We began our aliyah, our ascent, to Jerusalem mid-morning on Friday the 13th. The sky was overcast, but as we ascended into the Judean hills the clouds opened and the rain began in great earnest. Although this rain was welcomed by many israelis, it presented a challenge to those of us who were about to spend the afternoon outside walking through the rain.
As we entered the outskirts of Jerusalem there was no grand vista. The steep hills and valleys simply began to be populated with homes and other buildings. Then there was a beautiful bridge supporting the brand new light rail system. All of a sudden, in the midst of an urban area, our bus stopped and we got out to find ourselves at the foot of the wall surrounding the Old City. Uri and Sebastian, our tour guides, hopped off to find some umbrellas and we were off into this city fraught with meaning for so many peoples and traditions.
|Uri inside the Jaffa Gate|
|Damaged mosaic (r) and burnt beam (l)|
|Western Wall (r) under the Dome|
From the Western Walkway we made our way up to the Western Wall where we all took a handful of prayers prepared by the parishioners of one of participants, Susan, the vicar of an Episcopal church in New Jersey. In the cold rain I took my share of the prayers to the Wall and placed them into the joints of the wall and offered my prayers. The first was the Summary of the Law, familiar to Anglicans:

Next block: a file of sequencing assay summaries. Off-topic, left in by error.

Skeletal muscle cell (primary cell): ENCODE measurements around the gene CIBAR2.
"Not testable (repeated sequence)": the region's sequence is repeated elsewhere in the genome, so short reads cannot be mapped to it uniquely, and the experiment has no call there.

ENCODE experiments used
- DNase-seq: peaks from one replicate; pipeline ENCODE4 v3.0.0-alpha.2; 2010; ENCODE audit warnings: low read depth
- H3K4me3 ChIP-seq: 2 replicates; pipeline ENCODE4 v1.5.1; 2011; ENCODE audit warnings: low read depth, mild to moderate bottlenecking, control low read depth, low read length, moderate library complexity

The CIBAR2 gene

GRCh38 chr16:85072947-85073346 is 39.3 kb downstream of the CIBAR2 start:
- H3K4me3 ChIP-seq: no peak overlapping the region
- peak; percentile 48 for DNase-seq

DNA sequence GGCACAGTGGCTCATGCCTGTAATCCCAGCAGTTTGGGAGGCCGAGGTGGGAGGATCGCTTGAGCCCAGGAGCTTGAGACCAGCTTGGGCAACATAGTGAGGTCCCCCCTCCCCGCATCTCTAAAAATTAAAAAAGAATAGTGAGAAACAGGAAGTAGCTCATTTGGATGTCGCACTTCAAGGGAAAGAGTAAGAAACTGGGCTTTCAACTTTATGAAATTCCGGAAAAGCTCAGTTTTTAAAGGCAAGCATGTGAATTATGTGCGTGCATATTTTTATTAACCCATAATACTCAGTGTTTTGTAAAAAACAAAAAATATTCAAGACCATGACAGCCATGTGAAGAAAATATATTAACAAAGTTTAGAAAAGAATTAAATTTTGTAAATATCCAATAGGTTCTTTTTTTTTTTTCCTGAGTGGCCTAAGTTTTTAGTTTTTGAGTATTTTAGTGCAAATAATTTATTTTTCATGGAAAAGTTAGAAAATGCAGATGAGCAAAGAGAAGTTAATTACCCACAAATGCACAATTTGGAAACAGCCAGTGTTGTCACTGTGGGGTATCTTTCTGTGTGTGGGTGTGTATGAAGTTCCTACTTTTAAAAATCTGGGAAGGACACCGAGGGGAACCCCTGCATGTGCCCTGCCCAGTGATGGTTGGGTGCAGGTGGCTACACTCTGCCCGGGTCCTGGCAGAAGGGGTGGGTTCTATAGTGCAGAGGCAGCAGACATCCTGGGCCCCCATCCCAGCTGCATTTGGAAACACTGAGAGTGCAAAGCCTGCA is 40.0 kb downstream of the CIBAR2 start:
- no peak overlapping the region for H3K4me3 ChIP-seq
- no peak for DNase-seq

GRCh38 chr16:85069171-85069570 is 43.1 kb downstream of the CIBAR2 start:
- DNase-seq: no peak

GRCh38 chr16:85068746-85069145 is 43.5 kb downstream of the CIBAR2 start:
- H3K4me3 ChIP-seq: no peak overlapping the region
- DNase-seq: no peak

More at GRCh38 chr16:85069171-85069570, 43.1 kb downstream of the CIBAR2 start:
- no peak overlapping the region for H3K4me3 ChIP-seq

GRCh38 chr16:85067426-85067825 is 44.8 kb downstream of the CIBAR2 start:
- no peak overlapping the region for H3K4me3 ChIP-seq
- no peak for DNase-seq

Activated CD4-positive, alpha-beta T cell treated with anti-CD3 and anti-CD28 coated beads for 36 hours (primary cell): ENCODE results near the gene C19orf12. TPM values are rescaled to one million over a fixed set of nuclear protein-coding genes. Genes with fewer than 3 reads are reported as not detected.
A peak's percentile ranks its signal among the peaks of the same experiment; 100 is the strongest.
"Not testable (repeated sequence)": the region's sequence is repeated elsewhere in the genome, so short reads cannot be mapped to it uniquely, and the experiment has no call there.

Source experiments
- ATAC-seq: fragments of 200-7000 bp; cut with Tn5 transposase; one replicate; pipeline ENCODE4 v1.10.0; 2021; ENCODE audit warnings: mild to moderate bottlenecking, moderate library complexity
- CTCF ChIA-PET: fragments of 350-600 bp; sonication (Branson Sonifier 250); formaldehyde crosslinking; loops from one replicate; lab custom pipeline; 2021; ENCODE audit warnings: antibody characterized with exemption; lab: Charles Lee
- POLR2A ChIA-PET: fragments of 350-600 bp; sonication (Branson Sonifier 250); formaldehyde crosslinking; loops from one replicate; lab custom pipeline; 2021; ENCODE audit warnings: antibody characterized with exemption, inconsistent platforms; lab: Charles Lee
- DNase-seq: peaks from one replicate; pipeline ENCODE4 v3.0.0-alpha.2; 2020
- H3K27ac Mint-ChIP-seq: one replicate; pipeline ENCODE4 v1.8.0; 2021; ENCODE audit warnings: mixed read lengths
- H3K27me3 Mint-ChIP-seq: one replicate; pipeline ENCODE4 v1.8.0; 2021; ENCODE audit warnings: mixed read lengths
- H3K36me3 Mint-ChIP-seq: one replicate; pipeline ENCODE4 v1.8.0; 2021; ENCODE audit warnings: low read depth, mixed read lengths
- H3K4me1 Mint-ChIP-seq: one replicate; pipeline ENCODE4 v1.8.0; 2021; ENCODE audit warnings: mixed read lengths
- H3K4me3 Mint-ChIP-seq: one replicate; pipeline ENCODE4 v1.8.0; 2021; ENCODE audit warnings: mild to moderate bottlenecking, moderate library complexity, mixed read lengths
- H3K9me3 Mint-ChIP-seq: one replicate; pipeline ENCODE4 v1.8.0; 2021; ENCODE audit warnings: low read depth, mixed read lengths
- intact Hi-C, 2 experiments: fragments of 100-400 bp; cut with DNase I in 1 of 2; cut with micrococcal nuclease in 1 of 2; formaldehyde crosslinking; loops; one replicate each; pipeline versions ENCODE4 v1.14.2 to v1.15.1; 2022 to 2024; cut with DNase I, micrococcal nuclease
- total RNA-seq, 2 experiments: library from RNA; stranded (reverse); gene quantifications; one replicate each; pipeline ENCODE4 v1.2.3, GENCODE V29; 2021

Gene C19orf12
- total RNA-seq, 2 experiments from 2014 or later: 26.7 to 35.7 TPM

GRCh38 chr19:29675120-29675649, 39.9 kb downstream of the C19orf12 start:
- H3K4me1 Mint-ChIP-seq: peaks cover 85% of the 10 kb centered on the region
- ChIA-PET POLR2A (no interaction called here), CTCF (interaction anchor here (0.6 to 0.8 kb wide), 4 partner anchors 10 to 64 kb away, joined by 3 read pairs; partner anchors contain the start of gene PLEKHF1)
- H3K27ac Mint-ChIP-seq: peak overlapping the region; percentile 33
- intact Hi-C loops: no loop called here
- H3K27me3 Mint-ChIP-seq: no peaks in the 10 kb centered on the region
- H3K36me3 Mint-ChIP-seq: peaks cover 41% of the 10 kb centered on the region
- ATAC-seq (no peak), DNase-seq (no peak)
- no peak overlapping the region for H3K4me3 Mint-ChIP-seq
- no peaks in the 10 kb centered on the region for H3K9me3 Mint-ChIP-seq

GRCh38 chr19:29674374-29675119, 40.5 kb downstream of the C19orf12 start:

The second is like it:
Love your neighbour as yourself.
There is no commandment greater than these.
I then added the petition that
I then asked our God to accept these prayers and to answer them as may be best for us and for those for whom we pray. Then the Lord's Prayer and the eucharistic doxology from The Book of Alternative Services:
Then I made a quick trip to find the warmth and dryness of our bus!
After a very warm shower and a change of clothes I joined my group for the Shabbat evening services at Kol HaNashemah, a Reform congregation near our hotel. Before the service we were greeted by a member of the congregation who asked us two questions that are of pertinence to Christians as well: How do we reach out to those in the 20's and 30's? How can our liturgy be more alive?
Following worship we returned to the hotel for Shabbat dinner with Rabbi Ron Kronish, Director of the Inter-Faith Religious Coordinating Council in Israel, a group that is working to bring together young Israelis and Palestinians in programmes that help develop their skills in dialogue. Five young people joined us and shared their experiences in the programmes offered by the Council. One young Palestinian participant expressed the depth of his feelings which proved to be a challenge to at least one of our Jewish colleagues, precipitating a lengthy conversation later in the evening.
Exhausted I left before the conclusion of dinner for bed!